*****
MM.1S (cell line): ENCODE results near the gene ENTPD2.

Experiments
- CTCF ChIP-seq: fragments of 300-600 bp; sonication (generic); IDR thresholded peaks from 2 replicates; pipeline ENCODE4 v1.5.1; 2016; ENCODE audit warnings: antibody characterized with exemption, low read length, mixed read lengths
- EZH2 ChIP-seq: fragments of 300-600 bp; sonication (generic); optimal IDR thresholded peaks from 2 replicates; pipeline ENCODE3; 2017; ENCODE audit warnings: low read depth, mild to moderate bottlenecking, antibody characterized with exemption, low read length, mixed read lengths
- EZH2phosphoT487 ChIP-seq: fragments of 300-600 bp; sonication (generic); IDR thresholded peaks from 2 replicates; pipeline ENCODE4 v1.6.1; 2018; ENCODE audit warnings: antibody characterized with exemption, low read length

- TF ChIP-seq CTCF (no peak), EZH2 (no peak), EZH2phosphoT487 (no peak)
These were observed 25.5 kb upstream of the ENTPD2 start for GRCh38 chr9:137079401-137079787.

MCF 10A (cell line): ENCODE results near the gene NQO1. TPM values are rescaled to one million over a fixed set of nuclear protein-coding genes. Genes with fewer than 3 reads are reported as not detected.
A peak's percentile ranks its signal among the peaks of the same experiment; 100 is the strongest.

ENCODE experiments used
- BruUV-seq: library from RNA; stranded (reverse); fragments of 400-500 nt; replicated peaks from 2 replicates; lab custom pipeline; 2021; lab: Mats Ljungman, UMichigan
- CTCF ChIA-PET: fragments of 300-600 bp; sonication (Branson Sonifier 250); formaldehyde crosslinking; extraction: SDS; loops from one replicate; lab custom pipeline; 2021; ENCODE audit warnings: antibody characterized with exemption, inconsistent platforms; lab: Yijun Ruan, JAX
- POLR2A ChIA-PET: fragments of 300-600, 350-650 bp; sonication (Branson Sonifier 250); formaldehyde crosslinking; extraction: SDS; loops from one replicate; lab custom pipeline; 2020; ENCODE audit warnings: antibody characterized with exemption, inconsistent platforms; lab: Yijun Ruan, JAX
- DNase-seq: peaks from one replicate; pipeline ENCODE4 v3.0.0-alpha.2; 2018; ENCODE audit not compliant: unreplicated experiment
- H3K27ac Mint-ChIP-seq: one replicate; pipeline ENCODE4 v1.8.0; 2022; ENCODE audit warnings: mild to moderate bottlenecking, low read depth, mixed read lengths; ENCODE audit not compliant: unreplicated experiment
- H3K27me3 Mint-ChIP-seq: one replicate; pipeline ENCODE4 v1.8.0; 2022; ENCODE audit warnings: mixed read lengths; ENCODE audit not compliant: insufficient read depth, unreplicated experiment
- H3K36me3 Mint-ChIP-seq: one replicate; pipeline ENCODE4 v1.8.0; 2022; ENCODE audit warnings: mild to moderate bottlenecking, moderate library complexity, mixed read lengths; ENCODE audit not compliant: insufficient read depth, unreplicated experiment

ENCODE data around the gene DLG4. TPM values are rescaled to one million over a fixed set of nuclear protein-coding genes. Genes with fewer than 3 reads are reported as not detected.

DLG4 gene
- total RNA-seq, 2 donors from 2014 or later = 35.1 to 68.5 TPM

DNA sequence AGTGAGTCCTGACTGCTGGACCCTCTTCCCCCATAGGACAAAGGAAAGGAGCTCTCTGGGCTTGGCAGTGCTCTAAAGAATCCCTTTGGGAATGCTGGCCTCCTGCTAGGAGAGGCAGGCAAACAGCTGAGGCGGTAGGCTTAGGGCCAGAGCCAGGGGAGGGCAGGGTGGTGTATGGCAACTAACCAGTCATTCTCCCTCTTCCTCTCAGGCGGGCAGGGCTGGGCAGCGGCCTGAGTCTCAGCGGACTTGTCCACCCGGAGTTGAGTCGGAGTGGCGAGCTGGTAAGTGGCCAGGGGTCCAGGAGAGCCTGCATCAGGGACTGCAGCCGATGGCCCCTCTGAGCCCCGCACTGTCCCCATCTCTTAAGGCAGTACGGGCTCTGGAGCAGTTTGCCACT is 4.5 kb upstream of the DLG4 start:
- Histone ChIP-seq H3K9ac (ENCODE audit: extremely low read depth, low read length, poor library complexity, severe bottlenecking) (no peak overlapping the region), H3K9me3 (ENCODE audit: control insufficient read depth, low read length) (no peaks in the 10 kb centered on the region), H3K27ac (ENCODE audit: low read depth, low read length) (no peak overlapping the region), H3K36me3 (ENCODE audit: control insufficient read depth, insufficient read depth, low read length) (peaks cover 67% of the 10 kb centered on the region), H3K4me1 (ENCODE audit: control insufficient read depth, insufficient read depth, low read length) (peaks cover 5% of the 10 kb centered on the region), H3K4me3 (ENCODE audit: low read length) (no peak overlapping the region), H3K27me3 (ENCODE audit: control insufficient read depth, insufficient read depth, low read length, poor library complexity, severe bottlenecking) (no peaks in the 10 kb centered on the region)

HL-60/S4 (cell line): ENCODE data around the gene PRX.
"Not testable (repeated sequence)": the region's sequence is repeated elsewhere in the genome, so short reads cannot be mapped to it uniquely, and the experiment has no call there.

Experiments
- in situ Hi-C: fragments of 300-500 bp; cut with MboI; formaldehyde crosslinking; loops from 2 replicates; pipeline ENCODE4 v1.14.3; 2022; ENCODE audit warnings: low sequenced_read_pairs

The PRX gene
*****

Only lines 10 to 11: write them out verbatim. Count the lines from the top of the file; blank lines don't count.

ENCODE experiments used
- BruUV-seq: library from RNA; stranded (reverse); fragments of 400-500 nt; replicated peaks from 2 replicates; lab custom pipeline; 2021; lab: Mats Ljungman, UMichigan